Japan is obsessed with machines that have arms, legs, and heads and say ‘hello.’ Robots are everywhere in Japan. They greet visitors at corporate offices, peer from newsstand magazine covers, and attempt to lure prospective students on university-recruiting weekends. Kokoro, a Sanrio Group company focusing on the design and manufacture of robots, uncovered its latest Actroid DER2 feminine guide robot at Sanrio headquarters in Tokyo on October 4. It is an improvised version of Kokoro’s previous fembot- Actroid DER who has gain popularity for herself by providing services at a number of events, including the 2005 World Expo. Compared to the previous model, DER2 has thinner arms and a wider repertoire of expressions.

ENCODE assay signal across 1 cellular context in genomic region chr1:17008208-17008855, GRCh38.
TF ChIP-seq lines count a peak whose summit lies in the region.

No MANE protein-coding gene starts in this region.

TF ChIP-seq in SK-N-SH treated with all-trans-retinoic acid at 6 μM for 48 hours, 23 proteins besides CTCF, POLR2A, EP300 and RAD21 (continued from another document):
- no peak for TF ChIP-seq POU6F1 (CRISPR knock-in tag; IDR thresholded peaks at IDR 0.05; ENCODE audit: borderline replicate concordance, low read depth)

The smoothness of her movement has also been improved, making it now even more likely for the uninitiated to confuse her with an actual human being. Once programmed, she is able to choreograph her motions and gestures with her voice. A number of sensors and motors allow her to turn and react in a human-like manner. Kokoro plans to rent Actroid DER2 to companies and events for a rental fee of $3,500 (400,000 yen) for 5 days, plus extra fees for technical support, delivery, and choreography changes.